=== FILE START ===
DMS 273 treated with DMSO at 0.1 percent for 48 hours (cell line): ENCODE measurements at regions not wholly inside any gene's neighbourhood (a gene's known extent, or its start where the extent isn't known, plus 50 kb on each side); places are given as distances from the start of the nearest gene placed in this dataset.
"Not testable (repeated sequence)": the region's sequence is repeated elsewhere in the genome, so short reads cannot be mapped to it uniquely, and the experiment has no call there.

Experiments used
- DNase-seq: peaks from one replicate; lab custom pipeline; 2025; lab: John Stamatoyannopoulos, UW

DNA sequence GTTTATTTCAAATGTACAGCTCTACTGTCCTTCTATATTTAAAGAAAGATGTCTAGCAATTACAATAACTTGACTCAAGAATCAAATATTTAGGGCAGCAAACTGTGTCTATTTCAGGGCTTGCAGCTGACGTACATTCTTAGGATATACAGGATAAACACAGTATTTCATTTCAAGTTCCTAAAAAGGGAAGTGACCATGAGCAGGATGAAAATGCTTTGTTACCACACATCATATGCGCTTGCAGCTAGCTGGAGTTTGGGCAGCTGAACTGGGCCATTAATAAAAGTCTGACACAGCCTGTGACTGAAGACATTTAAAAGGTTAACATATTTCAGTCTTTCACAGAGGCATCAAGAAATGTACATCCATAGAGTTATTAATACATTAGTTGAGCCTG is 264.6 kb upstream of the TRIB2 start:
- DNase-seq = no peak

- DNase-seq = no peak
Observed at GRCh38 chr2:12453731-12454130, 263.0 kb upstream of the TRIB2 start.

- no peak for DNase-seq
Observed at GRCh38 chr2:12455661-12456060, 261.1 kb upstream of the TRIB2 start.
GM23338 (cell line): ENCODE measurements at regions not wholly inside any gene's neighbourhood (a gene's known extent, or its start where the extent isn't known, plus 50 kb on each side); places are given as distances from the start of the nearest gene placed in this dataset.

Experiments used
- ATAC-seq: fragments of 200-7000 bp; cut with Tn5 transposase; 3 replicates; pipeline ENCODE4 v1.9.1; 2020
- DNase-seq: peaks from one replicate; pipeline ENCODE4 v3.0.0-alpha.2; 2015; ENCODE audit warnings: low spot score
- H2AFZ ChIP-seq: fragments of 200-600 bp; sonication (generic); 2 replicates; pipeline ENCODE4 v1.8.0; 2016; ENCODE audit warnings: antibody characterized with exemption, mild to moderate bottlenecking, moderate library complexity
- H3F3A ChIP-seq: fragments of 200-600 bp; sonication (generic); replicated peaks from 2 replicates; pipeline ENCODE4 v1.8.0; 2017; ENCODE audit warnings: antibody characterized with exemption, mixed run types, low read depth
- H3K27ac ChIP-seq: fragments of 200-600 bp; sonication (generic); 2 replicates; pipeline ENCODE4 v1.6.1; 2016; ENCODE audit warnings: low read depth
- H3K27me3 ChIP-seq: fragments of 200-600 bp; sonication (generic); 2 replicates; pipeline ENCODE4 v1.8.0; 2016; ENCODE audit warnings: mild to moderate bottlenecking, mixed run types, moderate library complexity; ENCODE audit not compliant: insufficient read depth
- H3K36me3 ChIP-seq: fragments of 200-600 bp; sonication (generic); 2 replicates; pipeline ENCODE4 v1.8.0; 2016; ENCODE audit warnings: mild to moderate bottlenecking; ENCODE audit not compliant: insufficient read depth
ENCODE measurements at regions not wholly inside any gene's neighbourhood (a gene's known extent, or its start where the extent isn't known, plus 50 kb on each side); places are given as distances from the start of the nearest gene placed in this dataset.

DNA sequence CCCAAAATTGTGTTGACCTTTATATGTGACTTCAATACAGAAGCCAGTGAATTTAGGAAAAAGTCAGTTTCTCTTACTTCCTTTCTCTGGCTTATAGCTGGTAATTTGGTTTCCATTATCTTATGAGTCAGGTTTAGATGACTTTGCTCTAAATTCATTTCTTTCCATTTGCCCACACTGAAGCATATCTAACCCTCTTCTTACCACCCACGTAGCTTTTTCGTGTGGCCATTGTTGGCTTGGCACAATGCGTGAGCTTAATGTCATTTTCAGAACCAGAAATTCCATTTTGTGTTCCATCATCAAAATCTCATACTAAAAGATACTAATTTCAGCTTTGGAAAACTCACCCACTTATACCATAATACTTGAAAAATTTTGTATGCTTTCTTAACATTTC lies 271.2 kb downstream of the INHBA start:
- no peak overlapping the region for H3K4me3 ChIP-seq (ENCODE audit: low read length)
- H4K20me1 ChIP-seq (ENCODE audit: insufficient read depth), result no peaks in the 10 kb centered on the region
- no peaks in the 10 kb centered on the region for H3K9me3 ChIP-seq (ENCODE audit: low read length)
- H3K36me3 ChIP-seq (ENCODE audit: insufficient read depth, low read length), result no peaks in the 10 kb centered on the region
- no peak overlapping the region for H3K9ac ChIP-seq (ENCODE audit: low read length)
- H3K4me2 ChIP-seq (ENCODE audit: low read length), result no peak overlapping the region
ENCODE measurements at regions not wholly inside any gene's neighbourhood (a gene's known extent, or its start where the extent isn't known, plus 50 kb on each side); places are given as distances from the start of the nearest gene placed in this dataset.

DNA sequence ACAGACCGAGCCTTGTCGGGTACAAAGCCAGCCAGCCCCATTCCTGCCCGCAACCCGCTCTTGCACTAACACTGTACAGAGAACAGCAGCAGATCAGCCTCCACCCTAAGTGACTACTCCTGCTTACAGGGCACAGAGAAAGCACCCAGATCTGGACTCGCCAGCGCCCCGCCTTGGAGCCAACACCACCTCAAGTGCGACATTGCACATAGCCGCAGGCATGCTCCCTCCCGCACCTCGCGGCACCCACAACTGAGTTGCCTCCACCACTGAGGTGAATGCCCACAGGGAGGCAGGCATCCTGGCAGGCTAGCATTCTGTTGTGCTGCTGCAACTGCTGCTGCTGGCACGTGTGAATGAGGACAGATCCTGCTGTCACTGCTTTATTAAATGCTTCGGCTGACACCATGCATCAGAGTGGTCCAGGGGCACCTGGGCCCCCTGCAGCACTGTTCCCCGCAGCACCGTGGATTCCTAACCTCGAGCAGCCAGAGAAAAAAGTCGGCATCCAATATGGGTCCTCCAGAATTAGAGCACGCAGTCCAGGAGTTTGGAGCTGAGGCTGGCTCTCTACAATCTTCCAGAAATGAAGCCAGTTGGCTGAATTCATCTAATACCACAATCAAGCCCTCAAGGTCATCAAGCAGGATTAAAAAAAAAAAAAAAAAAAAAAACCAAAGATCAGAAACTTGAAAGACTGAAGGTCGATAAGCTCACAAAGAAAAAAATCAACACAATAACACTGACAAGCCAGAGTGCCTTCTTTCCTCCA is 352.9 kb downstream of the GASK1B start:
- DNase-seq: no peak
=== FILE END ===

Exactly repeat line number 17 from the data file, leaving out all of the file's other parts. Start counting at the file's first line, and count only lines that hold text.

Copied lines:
- H3K27ac ChIP-seq: fragments of 200-600 bp; sonication (generic); 2 replicates; pipeline ENCODE4 v1.6.1; 2016; ENCODE audit warnings: low read depth